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New figures from ABI Research point to lucrative new sources of revenue for neutral host providers.
February 2, 2024
The analyst firm said it expects neutral host connectivity revenues to reach $1.3 billion by 2030. It doesn't say what the size of the market is today though, making it difficult to draw any conclusions from the number, other than to say that – taken in isolation – it is a pretty big one.
What is interesting though, is where this $1.3 billion of connectivity revenue is expected to be generated. Traditionally when neutral hosts are talked about, it is usually campuses, office blocks, stadiums and venues, shopping malls and transport hubs.
But there is a growing opportunity in the industrial manufacturing, logistics/warehousing, and energy generation sectors. In fact, ABI reckons more than 65 percent of that $1.3 billion will be derived from these verticals.
"These findings open a range of interesting themes for enterprise connectivity," said Leo Gergs, principal analyst for enterprise connectivity and 5G markets at ABI Research.
"First, it shows the growing importance of neutral hosts and managed service providers to bring connectivity to different enterprise verticals," he said.
Gergs said that demand for neutral host networks is being driven by higher energy prices and constrained budgets. The former is fuelling demand for digitalisation, while the latter is encouraging enterprises to outsource their corporate network infrastructure to a neutral host or managed services provider.
"Our discussions with enterprises from various industries revealed that it is not the traditional neutral host delivery architecture but their legacy and experience as a managed service provider that drives this opportunity," he said.
ABI's research chimes with what others have being saying lately about the neutral host market.
Dell'Oro vice president Stefan Pongratz said in a blog post summarising his thoughts on Mobile World Congress (MWC) Las Vegas in October, that discussions about the neutral host market were no longer just about large public venues.
"The improved economics, simplicity, scalability, and deployment times associated with recently announced neutral host offerings are expected to open up opportunities beyond the traditional DAS footprint," he wrote.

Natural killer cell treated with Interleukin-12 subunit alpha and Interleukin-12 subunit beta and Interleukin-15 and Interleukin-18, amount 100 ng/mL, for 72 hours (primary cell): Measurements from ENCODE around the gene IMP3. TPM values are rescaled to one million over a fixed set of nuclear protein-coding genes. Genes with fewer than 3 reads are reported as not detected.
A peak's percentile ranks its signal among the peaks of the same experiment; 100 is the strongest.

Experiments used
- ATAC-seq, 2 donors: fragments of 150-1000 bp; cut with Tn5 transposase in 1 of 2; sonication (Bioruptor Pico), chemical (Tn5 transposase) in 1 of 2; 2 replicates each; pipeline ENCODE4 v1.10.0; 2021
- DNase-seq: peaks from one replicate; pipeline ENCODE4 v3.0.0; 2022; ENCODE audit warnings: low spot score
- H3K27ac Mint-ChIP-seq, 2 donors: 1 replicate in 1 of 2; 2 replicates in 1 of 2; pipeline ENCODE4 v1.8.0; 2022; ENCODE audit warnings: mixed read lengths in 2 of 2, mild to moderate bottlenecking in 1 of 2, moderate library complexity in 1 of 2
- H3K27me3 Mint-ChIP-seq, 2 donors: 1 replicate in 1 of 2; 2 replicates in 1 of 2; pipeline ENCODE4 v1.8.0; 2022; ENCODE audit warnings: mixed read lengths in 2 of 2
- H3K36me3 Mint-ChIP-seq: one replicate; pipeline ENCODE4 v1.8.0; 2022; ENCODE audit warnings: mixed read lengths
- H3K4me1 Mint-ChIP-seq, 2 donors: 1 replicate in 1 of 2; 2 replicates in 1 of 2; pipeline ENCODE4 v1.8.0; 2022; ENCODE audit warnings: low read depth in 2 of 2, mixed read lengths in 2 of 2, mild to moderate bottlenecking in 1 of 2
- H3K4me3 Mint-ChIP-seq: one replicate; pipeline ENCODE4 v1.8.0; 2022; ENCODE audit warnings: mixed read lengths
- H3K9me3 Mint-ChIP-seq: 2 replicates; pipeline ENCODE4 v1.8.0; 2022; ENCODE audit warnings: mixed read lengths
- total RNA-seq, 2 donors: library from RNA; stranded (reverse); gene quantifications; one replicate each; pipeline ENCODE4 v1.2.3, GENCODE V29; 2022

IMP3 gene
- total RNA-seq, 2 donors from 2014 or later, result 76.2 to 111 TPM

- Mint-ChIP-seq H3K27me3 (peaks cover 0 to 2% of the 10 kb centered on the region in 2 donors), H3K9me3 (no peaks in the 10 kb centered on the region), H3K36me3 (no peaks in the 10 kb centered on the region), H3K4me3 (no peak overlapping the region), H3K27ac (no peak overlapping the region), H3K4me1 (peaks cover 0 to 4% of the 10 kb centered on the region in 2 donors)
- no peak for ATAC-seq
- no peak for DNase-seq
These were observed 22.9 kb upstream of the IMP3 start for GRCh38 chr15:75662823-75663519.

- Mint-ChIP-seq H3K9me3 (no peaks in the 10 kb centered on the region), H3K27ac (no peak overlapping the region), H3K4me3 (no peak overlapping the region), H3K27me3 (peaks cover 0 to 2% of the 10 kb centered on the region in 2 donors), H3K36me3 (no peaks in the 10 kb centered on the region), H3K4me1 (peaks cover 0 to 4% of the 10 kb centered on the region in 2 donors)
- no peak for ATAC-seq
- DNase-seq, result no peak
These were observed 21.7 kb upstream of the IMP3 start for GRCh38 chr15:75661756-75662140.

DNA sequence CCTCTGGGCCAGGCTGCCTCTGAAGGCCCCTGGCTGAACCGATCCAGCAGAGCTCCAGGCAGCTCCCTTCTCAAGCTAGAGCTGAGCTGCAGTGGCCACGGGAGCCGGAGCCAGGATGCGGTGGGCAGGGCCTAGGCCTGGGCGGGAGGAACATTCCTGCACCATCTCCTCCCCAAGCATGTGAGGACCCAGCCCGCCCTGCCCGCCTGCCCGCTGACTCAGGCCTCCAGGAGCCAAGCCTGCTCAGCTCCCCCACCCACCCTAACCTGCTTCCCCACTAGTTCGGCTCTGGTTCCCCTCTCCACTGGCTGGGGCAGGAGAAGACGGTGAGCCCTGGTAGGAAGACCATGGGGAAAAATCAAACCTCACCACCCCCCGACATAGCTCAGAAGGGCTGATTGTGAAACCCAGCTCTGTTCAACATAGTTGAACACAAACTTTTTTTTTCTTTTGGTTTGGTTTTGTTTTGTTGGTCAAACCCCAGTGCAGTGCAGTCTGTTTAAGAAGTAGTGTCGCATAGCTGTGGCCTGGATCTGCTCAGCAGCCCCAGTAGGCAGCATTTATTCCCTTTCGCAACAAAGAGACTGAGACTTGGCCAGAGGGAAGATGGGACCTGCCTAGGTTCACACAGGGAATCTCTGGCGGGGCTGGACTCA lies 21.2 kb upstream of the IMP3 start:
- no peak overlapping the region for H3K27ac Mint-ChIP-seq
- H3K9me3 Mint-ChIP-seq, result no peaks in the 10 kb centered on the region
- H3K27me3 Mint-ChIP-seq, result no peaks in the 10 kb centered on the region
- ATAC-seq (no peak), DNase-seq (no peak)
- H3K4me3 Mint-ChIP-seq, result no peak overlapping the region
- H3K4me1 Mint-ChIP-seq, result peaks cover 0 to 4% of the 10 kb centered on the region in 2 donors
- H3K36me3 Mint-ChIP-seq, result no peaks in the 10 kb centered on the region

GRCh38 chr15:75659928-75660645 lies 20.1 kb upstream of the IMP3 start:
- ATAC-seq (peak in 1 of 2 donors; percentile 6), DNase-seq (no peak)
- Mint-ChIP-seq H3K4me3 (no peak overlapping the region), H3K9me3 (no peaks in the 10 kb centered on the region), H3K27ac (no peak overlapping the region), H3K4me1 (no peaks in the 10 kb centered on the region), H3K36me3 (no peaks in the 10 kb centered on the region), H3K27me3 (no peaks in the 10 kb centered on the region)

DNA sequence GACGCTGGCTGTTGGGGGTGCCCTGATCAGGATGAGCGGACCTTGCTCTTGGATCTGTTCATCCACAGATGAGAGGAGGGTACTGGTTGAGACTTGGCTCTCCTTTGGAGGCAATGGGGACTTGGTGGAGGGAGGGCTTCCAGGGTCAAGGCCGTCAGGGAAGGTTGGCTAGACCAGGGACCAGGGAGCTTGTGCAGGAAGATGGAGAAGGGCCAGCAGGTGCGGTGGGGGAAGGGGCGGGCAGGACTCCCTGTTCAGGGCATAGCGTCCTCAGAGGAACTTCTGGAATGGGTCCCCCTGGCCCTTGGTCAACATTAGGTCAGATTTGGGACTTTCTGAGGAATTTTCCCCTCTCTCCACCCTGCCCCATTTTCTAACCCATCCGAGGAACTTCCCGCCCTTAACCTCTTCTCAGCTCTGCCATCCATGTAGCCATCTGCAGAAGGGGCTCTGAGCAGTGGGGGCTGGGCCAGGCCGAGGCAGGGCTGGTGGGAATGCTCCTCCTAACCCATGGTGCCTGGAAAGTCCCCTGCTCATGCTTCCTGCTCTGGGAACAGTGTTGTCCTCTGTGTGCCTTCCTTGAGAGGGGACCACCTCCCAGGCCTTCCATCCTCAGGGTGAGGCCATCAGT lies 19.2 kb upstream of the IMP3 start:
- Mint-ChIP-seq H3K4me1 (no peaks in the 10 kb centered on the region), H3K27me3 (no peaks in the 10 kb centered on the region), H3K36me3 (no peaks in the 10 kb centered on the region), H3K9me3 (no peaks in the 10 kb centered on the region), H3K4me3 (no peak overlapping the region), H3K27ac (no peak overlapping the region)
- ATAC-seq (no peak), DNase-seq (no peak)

Predictions about the size of the overall neutral host market – above and beyond the connectivity piece that ABI talks about – are hard to come by, so it's not easy to put ABI's forecast into a broader context.
ResearchAndMarkets in November said it expects the market to be worth $8.7 billion by 2028. Similarly to ABI and Dell'Oro, it predicts that growth will be driven by private deployments in the enterprise, industrial and government verticals.
Assuming the market keeps growing beyond 2028, then by 2030 it could be worth considerably more than $8.7 billion. If accurate, it would also mean that the $1.3 billion of connectivity revenue is a relatively small slice of the pie.
From this, it is possible to infer what can usually be inferred from anything telecoms-related – that the bulk of the value will be generated by the services that run on that connectivity, rather than the connectivity itself.
When it comes to cracking that particular nut, neutral hosts will have to compete with the usual array of managed service providers, hyperscalers, systems integrators and so-on.
As nuts go, this one routinely proves to be one of the tougher ones.
Nick is a freelancer who has covered the global telecoms industry for more than 15 years. Areas of expertise include operator strategies; M&As; and emerging technologies, among others. As a freelancer, Nick has contributed news and features for many well-known industry publications. Before that, he wrote daily news and regular features as deputy editor of Total Telecom. He has a first-class honours degree in journalism from the University of Westminster.
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